The post-war revival of shape note singing in Vermont gathered momentum in the late 1960’s and early 1970’s through the exceptional efforts of several individuals, especially Larry Gordon, a kind of Johnny Appleseed of community music making in Vermont. Soon after he moved to Vermont in 1971, he invited local friends for informal sings around the kitchen table at Bread and Puppet Theater, then based in Plainfield. He was so enthusiastic about this traditional style of music that he persuaded Peter Schumann, then the theater-director-in-residence at Goddard College in Plainfield to include a few shape note tunes in Bread and Puppet’s 1972 Easter Week production of “Stations of the Cross.” They recruited a few local singers and sang several tunes from The Sacred Harp song book. The singings started spreading throughout Vermont as the Bread and Puppet production went on tour. 

Gordon formed the Word of Mouth Chorus in 1973 and soon attracted a dedicated band of talented young singers, who quickly became a polished ensemble that performed extensively in churches, community centers and historical societies throughout northern New England and the American South. Word of Mouth joined Bread and Puppet Theater for two three-month tours. In 1978, the first of these tours covered 10,000 miles throughout the United States. In 1980, the second tour traveled through England, France and Italy with an Easter show that featured shape note singing. In 1978, Word of Mouth produced a recording of shape note singing for Nonesuch, Rivers of Delight, which became one of the first widely available recordings of shape note singing and introduced many people to the genre for the first time.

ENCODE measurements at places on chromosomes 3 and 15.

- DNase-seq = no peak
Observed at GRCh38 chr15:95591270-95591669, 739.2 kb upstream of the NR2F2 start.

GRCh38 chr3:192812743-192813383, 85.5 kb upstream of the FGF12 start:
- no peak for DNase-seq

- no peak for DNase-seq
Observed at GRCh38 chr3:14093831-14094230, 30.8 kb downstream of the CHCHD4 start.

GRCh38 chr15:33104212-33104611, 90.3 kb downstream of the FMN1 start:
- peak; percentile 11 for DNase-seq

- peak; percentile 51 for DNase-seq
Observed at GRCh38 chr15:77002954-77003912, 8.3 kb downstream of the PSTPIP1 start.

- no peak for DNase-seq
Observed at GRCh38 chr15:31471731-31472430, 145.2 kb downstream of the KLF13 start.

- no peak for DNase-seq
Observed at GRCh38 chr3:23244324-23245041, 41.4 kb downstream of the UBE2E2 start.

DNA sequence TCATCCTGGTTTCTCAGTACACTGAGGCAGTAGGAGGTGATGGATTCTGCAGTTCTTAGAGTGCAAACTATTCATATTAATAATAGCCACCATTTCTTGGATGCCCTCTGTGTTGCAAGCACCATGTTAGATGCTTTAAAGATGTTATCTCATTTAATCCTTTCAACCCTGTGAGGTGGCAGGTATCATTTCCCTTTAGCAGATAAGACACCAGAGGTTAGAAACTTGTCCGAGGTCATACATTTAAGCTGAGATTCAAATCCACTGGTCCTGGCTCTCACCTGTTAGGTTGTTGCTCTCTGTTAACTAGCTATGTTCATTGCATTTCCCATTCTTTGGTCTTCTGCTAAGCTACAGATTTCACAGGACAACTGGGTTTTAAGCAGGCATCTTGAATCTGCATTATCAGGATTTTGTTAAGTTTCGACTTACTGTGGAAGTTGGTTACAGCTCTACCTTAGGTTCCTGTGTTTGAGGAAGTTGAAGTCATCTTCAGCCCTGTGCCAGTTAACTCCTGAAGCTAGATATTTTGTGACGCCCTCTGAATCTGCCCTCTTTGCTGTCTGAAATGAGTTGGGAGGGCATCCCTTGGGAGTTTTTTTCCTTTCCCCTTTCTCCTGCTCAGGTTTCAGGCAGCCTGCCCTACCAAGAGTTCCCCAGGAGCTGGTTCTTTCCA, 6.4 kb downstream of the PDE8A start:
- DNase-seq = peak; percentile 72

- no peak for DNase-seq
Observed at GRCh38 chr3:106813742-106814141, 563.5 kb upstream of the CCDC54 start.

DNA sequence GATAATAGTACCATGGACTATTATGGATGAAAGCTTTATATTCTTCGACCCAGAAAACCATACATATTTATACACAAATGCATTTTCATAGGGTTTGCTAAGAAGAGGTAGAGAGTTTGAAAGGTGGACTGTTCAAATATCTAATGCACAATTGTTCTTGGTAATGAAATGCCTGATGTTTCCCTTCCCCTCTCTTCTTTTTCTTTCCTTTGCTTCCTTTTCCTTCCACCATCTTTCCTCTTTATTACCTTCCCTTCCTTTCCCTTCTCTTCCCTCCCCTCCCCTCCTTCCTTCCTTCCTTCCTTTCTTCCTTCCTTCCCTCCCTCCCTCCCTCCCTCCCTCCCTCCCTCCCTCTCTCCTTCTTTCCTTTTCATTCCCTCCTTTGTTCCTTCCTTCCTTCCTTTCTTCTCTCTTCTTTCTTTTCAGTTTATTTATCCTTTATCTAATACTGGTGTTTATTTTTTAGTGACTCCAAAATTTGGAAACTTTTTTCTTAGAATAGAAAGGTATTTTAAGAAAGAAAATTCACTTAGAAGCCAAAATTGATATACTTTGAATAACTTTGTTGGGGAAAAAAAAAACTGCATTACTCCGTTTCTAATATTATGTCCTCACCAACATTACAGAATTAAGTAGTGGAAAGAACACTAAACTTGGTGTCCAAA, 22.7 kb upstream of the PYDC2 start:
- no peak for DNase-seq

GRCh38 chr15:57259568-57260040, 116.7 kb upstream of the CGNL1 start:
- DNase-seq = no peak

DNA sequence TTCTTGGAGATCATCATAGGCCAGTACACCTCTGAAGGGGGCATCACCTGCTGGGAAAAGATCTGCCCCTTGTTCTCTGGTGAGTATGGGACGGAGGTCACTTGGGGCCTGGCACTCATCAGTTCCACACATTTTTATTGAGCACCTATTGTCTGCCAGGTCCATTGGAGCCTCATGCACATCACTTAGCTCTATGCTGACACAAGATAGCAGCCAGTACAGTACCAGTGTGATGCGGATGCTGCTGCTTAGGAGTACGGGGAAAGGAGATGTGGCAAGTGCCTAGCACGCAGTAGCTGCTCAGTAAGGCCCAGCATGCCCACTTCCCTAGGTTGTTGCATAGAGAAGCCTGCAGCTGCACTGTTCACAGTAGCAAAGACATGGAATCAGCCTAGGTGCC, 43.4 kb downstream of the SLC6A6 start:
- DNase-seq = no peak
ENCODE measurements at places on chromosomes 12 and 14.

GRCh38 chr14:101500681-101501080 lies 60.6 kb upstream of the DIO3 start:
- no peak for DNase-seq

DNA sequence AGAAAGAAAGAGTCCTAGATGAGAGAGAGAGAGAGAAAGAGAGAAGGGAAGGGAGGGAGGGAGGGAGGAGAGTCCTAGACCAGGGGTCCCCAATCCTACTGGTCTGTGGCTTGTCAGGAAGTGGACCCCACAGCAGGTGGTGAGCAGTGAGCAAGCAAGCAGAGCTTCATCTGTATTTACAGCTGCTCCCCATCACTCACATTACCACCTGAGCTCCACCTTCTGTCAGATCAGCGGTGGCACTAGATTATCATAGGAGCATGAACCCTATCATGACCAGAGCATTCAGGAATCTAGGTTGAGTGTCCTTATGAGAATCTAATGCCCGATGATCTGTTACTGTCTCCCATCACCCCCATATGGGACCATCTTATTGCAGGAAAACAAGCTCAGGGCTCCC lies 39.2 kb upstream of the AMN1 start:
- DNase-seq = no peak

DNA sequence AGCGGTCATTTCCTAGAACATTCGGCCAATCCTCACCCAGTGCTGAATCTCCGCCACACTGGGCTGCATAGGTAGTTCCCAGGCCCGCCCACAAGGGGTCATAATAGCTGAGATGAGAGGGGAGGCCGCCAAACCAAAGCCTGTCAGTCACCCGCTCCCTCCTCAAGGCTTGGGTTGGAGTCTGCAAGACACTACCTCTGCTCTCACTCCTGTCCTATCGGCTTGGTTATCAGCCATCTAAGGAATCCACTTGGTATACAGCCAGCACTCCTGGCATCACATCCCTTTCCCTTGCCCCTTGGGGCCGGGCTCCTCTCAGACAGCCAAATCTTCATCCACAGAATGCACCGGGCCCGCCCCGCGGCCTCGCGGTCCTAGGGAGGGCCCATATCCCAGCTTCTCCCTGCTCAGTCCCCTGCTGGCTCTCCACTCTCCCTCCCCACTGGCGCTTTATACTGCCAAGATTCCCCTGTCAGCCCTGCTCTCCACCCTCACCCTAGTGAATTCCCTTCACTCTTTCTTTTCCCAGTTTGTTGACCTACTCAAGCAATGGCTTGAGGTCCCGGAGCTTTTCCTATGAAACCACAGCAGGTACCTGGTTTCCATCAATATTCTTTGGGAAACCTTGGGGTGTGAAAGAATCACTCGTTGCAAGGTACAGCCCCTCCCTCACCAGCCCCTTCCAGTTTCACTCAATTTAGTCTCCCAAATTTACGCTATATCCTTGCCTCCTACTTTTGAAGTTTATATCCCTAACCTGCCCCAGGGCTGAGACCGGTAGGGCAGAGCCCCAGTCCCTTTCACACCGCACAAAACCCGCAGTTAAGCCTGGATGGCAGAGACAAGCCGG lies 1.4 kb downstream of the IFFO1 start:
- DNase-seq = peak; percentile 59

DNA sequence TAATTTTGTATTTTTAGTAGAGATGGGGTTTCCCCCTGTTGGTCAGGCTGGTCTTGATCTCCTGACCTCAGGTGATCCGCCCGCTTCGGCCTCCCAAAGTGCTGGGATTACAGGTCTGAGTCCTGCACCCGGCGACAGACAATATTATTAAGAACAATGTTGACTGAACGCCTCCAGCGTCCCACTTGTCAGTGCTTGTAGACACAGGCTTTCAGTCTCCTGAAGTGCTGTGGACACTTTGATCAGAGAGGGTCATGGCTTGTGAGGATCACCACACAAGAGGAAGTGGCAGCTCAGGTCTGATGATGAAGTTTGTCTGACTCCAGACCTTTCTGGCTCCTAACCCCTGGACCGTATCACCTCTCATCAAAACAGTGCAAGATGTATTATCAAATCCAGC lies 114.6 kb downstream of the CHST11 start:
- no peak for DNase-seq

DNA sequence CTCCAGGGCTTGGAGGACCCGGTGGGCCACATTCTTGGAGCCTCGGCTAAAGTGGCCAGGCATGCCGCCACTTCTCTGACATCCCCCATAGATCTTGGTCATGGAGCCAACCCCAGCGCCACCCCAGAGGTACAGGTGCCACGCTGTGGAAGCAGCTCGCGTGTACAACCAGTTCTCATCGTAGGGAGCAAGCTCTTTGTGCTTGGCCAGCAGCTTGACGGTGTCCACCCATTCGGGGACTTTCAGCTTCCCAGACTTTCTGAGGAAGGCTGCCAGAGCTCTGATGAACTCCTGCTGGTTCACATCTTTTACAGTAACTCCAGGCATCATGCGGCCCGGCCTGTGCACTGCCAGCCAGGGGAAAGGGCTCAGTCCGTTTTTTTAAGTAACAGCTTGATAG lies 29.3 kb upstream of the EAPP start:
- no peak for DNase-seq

With Neely Bruce, Wesleyan music professor, and Steve Marini, founder of Norumbega Harmony in Boston, Gordon and Word of Mouth helped establish the annual New England Sacred Harp Convention in 1976, the first convention of its kind outside of the American South. The first New England Convention to be held in Vermont was in 1977, in the Hay Barn at Goddard College in Plainfield.  A bus load of Southerners came to participate, including Hugh McGraw, a leading figure in the spread of Sacred Harp singing.